The results of this study found that novices appear to have greater sensitivity to wine than experts when using the right nostril, though there were no differences between the groups using the left nostril. In regards to irritation, novices found the wine to be more irritating to the nose than did the experts. In regards to overall pleasantries, novices found the wine to be less pleasant overall than did the experts, and experts also found the wine even more pleasant using their right nostril.
According to the authors of this study, these results indicate that there is a more important lateralization aspect to wine tasting for novices than there is for experts. In other words, one side of the nose is more sensitive to novice tasters than experts, who have the ability to sense wine equally in both nostrils. This result actually turned out to oppose the original hypothesis of this study, which stated that experts would have greater olfactory sensitivity to wine than novices. The authors suggest that this result may be due to the fact that experts are trained to use both nostrils evenly, whereas novices will detect the wine better on whichever nostril is more sensitive to odor cues.
Other studies have found that olfactory sensitivity may not be a requirement for wine characteristics identification, but that the development of cognitive strategies and attention to detail is what sets the two groups apart. The current study did not examine this hypothesis, though it could potentially explain the results found therein.
I have no formal training in this area of neuroscience (other than what I’ve read in papers) so I could be light years out of the ballpark, but one idea that I was thinking was that perhaps these results could be explained by experience and time. Specifically, perhaps the odor of wine is so novel for beginners that they can tell pretty quickly if there is something slightly “off” about the glass that they smell. Of course, when I say “off”, I don’t mean to say that the wine was bad, but that it is different than the water or other beverages they are used to smelling.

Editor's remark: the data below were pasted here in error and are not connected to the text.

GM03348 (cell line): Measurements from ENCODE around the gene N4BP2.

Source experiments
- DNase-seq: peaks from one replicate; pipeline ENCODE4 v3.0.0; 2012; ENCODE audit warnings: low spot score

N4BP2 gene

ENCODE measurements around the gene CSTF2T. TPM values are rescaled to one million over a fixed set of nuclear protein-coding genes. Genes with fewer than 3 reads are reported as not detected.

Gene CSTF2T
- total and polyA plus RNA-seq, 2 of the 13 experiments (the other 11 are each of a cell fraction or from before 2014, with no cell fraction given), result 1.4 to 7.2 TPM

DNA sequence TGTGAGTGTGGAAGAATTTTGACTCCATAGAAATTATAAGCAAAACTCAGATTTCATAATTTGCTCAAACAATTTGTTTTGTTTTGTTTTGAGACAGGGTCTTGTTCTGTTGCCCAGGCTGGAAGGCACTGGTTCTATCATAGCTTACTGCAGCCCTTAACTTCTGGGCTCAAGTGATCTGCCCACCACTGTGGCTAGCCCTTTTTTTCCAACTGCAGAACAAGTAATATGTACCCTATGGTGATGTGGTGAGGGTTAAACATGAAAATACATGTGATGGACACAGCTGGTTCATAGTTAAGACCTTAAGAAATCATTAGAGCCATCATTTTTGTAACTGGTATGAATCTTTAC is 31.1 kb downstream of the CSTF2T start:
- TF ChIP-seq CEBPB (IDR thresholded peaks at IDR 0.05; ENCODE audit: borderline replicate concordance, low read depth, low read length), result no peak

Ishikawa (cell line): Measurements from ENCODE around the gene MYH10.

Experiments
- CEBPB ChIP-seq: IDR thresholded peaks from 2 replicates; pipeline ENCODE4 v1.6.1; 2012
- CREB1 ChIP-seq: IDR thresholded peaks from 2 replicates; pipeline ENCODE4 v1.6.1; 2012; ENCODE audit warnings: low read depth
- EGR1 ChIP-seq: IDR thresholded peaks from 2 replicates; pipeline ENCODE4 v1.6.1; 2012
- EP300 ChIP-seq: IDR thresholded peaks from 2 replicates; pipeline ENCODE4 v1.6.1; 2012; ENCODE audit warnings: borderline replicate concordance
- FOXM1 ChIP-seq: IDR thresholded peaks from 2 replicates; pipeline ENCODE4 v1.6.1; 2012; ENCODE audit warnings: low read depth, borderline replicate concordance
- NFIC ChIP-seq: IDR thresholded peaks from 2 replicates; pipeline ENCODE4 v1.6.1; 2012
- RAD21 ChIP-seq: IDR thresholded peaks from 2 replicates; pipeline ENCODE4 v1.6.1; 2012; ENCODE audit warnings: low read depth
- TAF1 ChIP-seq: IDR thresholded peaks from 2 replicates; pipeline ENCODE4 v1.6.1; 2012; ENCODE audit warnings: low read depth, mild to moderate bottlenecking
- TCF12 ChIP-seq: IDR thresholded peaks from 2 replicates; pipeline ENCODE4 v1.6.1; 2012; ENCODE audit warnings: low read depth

Perhaps with wine experts, the novelty of the general wine odor has since worn and they have been relatively desensitized in that regard. I would like to see a study that followed an individual from “wine novicehood” to “wine expert”, all the while measuring olfactory sensitivity and odor perception/identification throughout the entire course of development. This would obviously be a long-term study, but I would think there could be a fair amount of interest to participate in this type of study.
I would also like to see the study repeated with a larger sample size, as at the current size of 20 participants per group, the results may not be generalizable to the greater population as a whole.
What about you all? How would you interpret the results of this study? There’s a lot more work to be done, so there could be many different interpretations worthy of further research. Please tell us what you think by commenting!
Source: Brand, G., and Brisson, R. 2012. Lateralisation in wine olfactory threshold detection: Comparison between experts and novices. Laterality 17(5): 583-596.